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Turtle Tonni makes ‘excellent progress’



The team at Anglesey Sea Zoo are delighted to report that Tonni, the tiny loggerhead turtle brought in on Thursday 5 January in a state of ‘torpor’ due to cold-stranding, is now active and recuperating well, and is expected to make a full recovery.

Tonni was found stranded on Moel-Y-Don beach on the shore of the Menai Strait, around a mile from the Anglesey Sea Zoo, by two dogs. Their owner realised that the tiny turtle was still alive and immediately contacted the Sea Zoo, so it was transferred there directly for specialist intensive care.

The little turtle was comatosed, dehydrated and malnourished when it arrived and very small, but after an initial week of intensive care, close monitoring and treatment, the team are delighted to say that Tonni’s recovery is going extremely well and the future for this feisty little turtle now looks very promising!

Tonni is now swimming in deeper water

Ms Frankie Hobro, Director and Owner of the Anglesey Sea Zoo says: “We are delighted with Tonni’s progress. Following a week of initial intensive care, Tonni has progressed into intermediate care and is now being maintained at a temperature of between 21oC and 22oC, which is ideal for this species, and we are gradually increasing the depth of water as we see regular increased swimming and diving activity.

“We were excited to see bowel movements today, which means that Tonni’s metabolism is getting back to how it should be, and this means we can start to introduce some food items and hopefully get this little turtle feeding, which will be further progress still.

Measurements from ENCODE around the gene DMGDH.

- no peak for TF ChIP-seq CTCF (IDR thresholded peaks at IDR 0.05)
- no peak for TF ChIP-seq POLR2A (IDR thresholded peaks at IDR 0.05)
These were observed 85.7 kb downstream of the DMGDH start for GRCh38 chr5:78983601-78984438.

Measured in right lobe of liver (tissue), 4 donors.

“We are now hopeful for a positive outcome, that Tonni will continue to recover under our care and can then be flown back and released in warmer waters further south in the Atlantic or the Mediterranean.”

Tonni is looking much healthier than when first brought in to the Anglesey Sea Zoo

Turtle vet Celyn Thorpe from Bennett Williams Veterinary practise in Gaerwen, Anglesey currently still recommends the ongoing administration of rehydration fluids, precautionary broad-spectrum antibiotics and dietary supplements, but these will be phased out over the next few weeks as Tonni starts to establish an appetite and recovery progresses further.  If everything continues to go to plan, the team hope to fly Tonni for release into warmer waters by the summer.

Anglesey Sea Zoo would like to thank vet Celyn Thorpe from Bennett Williams Vets in Gaerwen, Anglesey, and Richard Lloyd, the zoo vet, for their ongoing dedication towards the welfare of both Tonni and Tally, the Kemps Ridley turtle that is also undergoing rehabilitation ready for release back into the wild.

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Picture of Mark Evans
Mark Evans
Scuba Diver's Editorial Director Mark Evans has been in the diving industry for nearly 25 years, and has been diving since he was just 12 years old. nearly 40-odd years later and he is still addicted to the underwater world.
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